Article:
[0029] The vision simulator can be used to individually determine these monocular thresholds to both rotationally and non rotationally symmetric aberrations. As described previously, the visual acuity can be measured at best focus for a certain pupil size (e.g. 3mm pupil size, 4mm pupil size, or 5 mm pupil size). Then, the letter size may be increased until the target visual acuity is reached (ie. that corresponding to the measured VA plus n0.1logMAR, being n is a number between 0 and 3). Different values of rotationally symmetric aberrations (e.g. higher order spherical aberrations) or non-rotationally symmetric aberrations (e.g. astigmatism, coma or trefoil) are applied to the eye and the threshold value of rotationally symmetric aberrations and non-rotationally symmetric aberrations is determined as the maximum amount of aberration that allows for resolving that letter size, and therefore, provides with measured VA plus n0.1logMAR. Once the monocular thresholds are determined for each eye, the corresponding values are presented binocularly to the subject. In one implementation, the binocular threshold values are the value of the rotationally/non-rotationally symmetric aberration that provides the best through focus as well as comfort for the patient. In some instances, an optical add power (e.g. between about +0.5 Diopters and +3.0 Diopters) can be provided to the non-domination and/or the dominant eye. Rotationally symmetric and asymmetric diffractive designs can also be induced, for the patient to compare between different options.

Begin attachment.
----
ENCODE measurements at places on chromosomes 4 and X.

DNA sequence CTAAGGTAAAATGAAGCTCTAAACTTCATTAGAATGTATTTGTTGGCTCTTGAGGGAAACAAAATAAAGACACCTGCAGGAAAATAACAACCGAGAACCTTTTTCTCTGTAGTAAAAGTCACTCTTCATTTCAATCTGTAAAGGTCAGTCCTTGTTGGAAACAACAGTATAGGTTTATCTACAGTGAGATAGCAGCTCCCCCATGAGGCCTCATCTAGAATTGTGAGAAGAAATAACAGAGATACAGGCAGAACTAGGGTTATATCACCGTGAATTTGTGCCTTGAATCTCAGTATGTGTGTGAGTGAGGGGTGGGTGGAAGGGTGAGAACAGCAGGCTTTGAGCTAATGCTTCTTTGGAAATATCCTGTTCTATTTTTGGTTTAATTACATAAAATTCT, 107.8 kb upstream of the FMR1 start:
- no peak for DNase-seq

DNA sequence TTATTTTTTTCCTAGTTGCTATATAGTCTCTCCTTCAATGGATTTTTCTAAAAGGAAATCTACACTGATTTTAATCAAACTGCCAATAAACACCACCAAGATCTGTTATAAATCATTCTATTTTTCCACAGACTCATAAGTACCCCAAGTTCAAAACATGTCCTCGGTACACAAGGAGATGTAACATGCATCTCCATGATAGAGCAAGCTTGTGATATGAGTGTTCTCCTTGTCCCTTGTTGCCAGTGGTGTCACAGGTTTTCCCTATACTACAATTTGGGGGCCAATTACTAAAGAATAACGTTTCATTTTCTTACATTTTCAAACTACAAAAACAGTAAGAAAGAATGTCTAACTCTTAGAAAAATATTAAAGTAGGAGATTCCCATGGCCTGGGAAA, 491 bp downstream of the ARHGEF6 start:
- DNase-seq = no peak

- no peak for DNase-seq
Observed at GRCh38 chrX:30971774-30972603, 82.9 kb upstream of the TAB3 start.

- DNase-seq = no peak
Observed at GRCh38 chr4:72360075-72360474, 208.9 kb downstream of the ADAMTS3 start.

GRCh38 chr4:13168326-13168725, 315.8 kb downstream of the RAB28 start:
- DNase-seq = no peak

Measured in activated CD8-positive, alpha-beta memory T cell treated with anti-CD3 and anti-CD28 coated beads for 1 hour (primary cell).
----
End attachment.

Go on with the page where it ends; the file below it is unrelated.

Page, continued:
[0030] Another method 2000 for determining the amount and type of rotationally symmetric and non-rotationally symmetric aberrations to be induced in each eye is illustrated in Figure 2A. The method includes: (i) determining with a binocular vision simulator a first maximum amount of rotationally symmetric or non-rotationally symmetric aberration which provides distant vision in a first eye, as shown in block 2005; (ii) determining with the binocular vision simulator a second maximum amount of rotationally symmetric or non-rotationally symmetric aberration which provides near vision in a second eye, as shown in block 2010; (iii) applying the first maximum amount of rotationally symmetric or non-rotationally symmetric aberration in the first eye, as shown in block 2015; and (iv) applying the second maximum amount of non-rotationally symmetric or rotationally symmetric aberration in the second eye, as shown in block 2020. A rotationally symmetric aberration pattern is applied to the second eye if a non-rotationally symmetric aberration pattern is applied in the first eye and vice-versa.

[0031] In one implementation of the method 2000 described above, the maximum amount of rotationally symmetric or non-rotationally symmetric aberration is that value selected from all possible values of rotationally symmetric or non-rotationally symmetric aberration which provides the highest extended depth of focus monocularly and the highest visual acuity at an intermediate distance binocularly. As previously discussed, the method 2000 can be implemented with IOLs, corneal implants, contact lenses, lenses for use in spectacles, etc. Alternately, the cornea or the lens of the patient can be shaped in accordance with the method 2000 such that rotationally/non-rotationally symmetric aberrations and an add power are induced in one eye to achieve distant vision with an extended depth of focus; and rotationally/non-rotationally symmetric aberrations and an add power are induced in the other eye to achieve near vision with an extended depth of focus.